There’s an element of art in every casting, but it’s often overlooked that there is an impressive degree of technical proficiency at work in the numerous fine-art foundries. Cars and aircraft are filled with castings, but a well-crafted sculpture will capture public attention. It’s the creativity and skill of such foundries that can make the world appreciate the ingenuity of metalcasting.

Last year was Arizona’s centennial anniversary, and Ed Reilly of Bronzesmith Fine Arts Foundry and Gallery in Prescott Valley, AZ, noticed that no one in the state had created a sculpture to commemorate the event. So, Reilly took the opportunity as a project for his nonferrous art foundry.

He learned that a well-known local artist and Western historian, Bob Boze Bell, had been commissioned to create a painting for the centennial observance. When he saw the completed painting, Reilly recognized that the image of a strong pioneer woman would make an excellent sculpture, one that would be in line with many of the works his foundry had cast. He also believed it would remind people of the important role played by pioneer women in the taming the West. It was also a subject not often reflected in Western art.

“At Bronzesmith, we specialize in casting sculptures reflecting Southwestern themes. We work with Native American artists, artists creating cowboy and iconic Western images, and artists involved with transformational or anthropomorphic themes,” Reilly said. “An example of the latter would be an image of a wolf transforming into an eagle or a man into a bear — images often related to Native American folklore.

“So, the pioneer woman depicted in the painting was clearly an appropriate subject for us,” he continued. “Also, while about half of our sculpture work begins as oil-based clay or other ceramic models, the other half comes from artists who do not normally work in bronze.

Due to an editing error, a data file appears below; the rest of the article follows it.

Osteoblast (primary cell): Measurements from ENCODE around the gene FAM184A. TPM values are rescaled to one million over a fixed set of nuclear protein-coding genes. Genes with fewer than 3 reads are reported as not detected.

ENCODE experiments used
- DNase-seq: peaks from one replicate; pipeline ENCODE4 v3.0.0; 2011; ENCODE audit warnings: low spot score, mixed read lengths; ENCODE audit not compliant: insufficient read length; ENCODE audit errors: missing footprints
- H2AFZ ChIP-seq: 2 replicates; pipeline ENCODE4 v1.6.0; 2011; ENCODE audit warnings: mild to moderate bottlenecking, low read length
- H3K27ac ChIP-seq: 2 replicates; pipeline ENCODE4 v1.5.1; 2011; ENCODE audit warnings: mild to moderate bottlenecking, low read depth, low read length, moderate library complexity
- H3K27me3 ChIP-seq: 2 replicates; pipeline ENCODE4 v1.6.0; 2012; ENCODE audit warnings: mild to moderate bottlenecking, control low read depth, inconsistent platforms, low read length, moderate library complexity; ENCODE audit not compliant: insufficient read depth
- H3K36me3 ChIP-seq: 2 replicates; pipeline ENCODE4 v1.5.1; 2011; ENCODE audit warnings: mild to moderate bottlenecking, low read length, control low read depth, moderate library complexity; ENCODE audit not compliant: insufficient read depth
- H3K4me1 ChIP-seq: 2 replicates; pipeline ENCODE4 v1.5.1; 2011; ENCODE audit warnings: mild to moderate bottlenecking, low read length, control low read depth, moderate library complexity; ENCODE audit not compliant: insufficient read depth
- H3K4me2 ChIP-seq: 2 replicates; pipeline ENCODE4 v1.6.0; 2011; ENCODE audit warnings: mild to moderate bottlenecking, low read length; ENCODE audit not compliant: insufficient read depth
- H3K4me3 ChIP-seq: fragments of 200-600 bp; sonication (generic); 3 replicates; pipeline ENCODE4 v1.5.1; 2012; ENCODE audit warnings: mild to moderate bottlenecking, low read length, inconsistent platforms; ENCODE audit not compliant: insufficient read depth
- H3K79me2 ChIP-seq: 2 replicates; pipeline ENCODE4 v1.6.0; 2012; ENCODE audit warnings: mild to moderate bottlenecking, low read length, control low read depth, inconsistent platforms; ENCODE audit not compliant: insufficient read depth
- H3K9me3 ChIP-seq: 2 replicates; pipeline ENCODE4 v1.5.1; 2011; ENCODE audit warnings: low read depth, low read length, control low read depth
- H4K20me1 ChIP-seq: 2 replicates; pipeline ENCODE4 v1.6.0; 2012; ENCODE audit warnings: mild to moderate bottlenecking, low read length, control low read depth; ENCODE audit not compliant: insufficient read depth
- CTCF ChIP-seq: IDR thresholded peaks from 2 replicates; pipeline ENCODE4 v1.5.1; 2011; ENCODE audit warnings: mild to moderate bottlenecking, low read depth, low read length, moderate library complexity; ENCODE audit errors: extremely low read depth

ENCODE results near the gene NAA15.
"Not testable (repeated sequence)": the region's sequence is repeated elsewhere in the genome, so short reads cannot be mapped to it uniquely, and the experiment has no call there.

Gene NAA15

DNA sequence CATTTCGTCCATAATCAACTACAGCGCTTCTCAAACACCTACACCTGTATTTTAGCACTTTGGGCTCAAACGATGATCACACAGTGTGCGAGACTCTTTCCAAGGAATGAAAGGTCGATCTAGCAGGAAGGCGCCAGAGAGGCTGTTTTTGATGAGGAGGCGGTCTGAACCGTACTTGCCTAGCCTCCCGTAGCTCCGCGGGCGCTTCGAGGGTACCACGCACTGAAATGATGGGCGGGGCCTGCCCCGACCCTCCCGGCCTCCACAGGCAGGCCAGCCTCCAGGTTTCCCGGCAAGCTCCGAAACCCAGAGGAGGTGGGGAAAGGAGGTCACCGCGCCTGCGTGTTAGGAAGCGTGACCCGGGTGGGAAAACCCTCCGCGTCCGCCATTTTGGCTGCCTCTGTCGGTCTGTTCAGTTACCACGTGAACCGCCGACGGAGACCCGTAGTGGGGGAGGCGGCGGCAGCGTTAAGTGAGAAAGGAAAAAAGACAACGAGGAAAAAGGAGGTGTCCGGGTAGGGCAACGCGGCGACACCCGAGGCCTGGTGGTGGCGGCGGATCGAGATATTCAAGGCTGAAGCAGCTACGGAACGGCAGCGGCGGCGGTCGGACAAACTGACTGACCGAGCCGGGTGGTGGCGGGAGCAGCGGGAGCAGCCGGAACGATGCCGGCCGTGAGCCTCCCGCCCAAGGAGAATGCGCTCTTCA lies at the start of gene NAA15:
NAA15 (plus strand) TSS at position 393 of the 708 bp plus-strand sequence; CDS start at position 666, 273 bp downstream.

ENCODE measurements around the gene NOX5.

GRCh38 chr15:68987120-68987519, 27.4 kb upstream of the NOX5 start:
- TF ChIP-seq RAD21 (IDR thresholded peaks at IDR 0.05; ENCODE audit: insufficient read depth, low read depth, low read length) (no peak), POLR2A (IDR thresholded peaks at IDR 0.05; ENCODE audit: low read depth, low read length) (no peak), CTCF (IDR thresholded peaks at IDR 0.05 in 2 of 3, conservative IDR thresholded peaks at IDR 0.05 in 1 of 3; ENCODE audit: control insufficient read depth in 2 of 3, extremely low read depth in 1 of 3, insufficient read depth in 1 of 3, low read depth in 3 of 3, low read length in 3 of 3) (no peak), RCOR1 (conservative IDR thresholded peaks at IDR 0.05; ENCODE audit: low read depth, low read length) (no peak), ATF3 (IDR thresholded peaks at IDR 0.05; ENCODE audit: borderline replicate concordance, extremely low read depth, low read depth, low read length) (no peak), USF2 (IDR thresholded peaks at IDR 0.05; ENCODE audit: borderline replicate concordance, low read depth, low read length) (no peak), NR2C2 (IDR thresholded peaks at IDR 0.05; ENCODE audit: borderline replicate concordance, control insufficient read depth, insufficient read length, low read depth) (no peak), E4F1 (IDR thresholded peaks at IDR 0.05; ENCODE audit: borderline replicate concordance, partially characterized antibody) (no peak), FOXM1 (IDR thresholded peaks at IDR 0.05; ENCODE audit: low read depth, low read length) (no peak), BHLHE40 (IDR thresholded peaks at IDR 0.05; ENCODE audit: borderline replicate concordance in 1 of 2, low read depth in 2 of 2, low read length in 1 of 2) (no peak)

“We are particularly adept at helping artists who work in two dimensional media, such as painting and illustration, as well as artists who work with wood carving, papier-mâché, and even textiles, to recreate their work as bronze sculptures,” Reilly noted.

Bronzesmith’s special rendering capabilities draw on the expertise of its in-house art staff together with its 3D digital-scanning technology. This allows the foundry to model almost any work accurately as a foam reproduction. Also, the foundry is able to scale up or scale down virtually any piece to achieve the desired size, up to 20 ft tall.

“I thought Bob’s pioneer woman image would be an excellent subject to render as a monumental sculpture,” Reilly reported. The finished work, titled “Not-So-Gentle Tamer”, will be installed at Arizona’s Prescott Valley Civic Center.

“So, with the painter’s close collaboration and the support of our local government officials, Bronzesmith artist Debbie Gessner began the task of re-creating the image in clay. This was a major undertaking as the final work would stand 10 ft tall.”